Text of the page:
This month once again saw hundreds of junior infants heading off to school for the first time, small spines straining under the weight of new satchels and shiny lunchboxes filled with hummus and carrot sticks (to be replaced by ham sandwiches within days) with small arms barely poking out of the sleeves of school blazers that they may grow into, eventually. All fresh and eager to learn their ABCs…
So how are your ABCs? No, not the rudimentary elements of reading and writing; rather the fundamental building blocks of ethical business practice – your Anti-Bribery & Corruption procedures. Just as children have to learn basic rules to develop literacy and writing skills, so do executives need to fully understand their compliance responsibilities and be given the tools and training to equip them with the skills necessary to make ethical business decisions. Now more than ever.
Orange is the new black….
Two weeks ago, in a dramatic new step-up in the enforcement of the US Foreign Corrupt Practices Act, the Deputy AG Sally Yates issued a memo to all US attorneys, announcing a policy to prioritise the prosecutions of individual employees involved in corporate crime— not just their companies – and to put pressure on corporations to turn over evidence against those culpable executives. Add to this the trend in overseas enforcement. To date the focus has been squarely on the traditional hotspots of China, Russia, Africa, and Southeast Asia, but more recently there has been a clear uptick in anti-bribery activity across Europe to0 – all contributing to the eye-watering total of over $5b in fines collected in the last 5 years alone.
Closer to home, the London-based Serious Fraud Office secured its first conviction under the 2011 UK Bribery Act last December in connection with a Ponzi fraud scheme, with combined sentences of 28 years for the 3 men involved. The extra-territorial reach of this draconian piece of law should also not be under-estimated, particularly when you consider the UK is our largest trading partner by far.
And soon it will be our turn: the Criminal Justice (Corruption) Bill is waiting in the wings. When enacted, it will:
- Outlaw both giving and receiving bribes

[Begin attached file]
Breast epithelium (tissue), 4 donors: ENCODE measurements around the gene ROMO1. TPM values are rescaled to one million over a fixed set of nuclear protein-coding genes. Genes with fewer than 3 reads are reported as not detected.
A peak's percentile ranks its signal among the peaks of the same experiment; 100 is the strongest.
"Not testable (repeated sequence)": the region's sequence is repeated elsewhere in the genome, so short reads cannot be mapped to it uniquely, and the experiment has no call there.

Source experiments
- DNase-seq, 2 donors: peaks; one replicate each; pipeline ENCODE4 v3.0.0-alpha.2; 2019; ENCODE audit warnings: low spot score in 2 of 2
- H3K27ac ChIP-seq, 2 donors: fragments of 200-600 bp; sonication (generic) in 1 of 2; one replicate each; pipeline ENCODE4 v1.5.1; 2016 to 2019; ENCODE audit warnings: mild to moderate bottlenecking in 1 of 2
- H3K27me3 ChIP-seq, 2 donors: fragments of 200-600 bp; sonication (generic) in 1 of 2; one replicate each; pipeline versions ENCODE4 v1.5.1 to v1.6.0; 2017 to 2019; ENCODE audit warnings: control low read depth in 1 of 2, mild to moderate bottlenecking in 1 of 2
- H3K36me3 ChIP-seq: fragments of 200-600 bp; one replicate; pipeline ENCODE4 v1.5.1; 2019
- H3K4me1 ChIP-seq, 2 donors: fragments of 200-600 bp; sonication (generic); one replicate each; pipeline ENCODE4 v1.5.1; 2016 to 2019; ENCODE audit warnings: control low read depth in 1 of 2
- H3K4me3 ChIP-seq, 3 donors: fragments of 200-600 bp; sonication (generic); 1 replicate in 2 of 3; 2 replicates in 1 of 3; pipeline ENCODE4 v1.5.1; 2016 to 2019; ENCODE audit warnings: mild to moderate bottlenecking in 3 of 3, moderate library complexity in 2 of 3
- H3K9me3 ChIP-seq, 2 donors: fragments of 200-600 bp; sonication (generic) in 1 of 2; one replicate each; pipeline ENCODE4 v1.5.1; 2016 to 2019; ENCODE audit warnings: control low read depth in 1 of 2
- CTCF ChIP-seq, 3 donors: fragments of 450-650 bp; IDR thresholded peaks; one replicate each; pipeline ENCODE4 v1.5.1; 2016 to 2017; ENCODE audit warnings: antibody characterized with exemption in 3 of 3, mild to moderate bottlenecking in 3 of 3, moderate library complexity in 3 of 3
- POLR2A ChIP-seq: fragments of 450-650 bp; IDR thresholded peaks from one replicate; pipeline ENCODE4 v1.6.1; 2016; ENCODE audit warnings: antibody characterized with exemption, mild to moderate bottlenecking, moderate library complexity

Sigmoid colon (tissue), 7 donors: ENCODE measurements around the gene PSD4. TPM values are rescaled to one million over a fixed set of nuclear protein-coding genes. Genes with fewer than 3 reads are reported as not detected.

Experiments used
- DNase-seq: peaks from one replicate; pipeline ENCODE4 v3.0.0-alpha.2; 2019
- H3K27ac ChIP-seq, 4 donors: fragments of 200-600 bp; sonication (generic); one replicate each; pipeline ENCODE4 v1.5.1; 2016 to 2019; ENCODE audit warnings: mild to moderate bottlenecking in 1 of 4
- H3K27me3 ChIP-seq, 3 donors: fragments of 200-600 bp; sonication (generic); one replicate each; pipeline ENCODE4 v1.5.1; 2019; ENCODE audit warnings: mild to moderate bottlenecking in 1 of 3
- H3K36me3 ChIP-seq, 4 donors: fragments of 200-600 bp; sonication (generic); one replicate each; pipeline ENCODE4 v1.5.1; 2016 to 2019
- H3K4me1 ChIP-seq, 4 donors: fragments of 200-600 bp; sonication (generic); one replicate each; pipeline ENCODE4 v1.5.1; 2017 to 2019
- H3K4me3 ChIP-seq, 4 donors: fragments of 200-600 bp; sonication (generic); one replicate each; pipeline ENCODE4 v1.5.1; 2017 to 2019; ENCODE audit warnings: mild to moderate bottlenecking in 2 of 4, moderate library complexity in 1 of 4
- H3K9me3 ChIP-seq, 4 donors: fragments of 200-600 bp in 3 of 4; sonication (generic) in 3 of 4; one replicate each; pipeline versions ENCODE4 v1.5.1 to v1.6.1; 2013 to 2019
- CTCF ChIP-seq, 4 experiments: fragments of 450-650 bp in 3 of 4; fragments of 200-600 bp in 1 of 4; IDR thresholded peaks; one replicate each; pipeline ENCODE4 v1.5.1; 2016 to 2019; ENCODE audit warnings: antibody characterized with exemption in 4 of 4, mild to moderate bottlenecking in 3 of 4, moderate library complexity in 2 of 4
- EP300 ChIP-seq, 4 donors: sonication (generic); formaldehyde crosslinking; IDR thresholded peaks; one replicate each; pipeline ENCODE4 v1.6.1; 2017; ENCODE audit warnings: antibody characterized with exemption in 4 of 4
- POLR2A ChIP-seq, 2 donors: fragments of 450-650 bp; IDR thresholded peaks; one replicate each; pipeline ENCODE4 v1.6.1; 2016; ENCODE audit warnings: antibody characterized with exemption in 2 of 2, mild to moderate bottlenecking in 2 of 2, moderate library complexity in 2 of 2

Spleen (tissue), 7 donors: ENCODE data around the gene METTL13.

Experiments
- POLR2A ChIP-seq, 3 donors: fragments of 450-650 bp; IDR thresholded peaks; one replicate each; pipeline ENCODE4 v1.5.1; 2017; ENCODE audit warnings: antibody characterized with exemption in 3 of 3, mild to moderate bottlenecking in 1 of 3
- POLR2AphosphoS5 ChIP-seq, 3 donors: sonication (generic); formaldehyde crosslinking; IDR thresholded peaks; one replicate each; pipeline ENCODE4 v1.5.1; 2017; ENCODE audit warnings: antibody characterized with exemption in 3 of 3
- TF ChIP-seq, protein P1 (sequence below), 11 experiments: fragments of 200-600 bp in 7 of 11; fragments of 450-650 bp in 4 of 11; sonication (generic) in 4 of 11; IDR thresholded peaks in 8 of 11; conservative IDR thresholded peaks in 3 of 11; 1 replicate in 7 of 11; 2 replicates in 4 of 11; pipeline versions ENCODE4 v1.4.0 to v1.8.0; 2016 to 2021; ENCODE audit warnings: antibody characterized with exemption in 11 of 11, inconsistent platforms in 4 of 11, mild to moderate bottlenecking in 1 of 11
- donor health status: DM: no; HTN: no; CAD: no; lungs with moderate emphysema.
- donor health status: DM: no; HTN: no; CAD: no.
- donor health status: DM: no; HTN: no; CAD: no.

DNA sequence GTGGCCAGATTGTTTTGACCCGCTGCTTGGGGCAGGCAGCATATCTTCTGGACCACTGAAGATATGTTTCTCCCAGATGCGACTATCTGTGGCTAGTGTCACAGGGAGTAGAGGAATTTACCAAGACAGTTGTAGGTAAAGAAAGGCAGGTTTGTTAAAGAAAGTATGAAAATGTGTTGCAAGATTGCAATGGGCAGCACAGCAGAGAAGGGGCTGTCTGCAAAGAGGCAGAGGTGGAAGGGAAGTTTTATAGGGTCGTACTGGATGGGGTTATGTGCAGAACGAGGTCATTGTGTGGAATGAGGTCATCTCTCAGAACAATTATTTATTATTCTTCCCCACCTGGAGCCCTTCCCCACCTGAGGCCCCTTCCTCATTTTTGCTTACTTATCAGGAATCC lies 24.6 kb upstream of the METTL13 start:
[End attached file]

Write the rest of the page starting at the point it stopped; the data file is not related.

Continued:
- Cover both the public and commercial sectors
- Make corporate bodies liable for the corrupt actions of their directors, employees and agents
- Require those companies to “take all reasonable steps” and “exercise all due diligence” to prevent corrupt practices.
Oh – and directors and managers who “wilfully neglect” the commission of an offence will also be criminally liable. Potential sanctions: unlimited fines and penalties of up to 10 years in prison.
The sorry fact is that most Irish businesses are woefully unprepared. Now is the time for action.
Check your Kitbag:
At a minimum you will need to:
- Appoint a compliance lead and carry out a corruption risk assessment
- Put in place an anti-bribery policy and roll-out related training
- Embed anti-corruption controls and due diligence procedures
- Ensure an effective “whistleblowing” channel is available
- Review investigation and disciplinary protocols
- Initiate monitoring and review procedures for board and executive
Above all, as we all know, “culture eats strategy for breakfast”, there must be appropriate and genuine Tone from the Top. Without that it’s all talking but no walking.
And that’s the thing about ABCs – there is simply no room for an F.
In the IMI we have developed a specialised Diploma in the Management of Compliance, which is designed to help both organisations and individual managers to meet the challenges of doing the right thing – everywhere.
Ros O’Shea is the Programme Director of the IMI Diploma in the Management of Compliance and lectures on the topic of ethical leadership and governance on a wide range of IMI. She is also an independent director and a partner in Acorn Governance Services.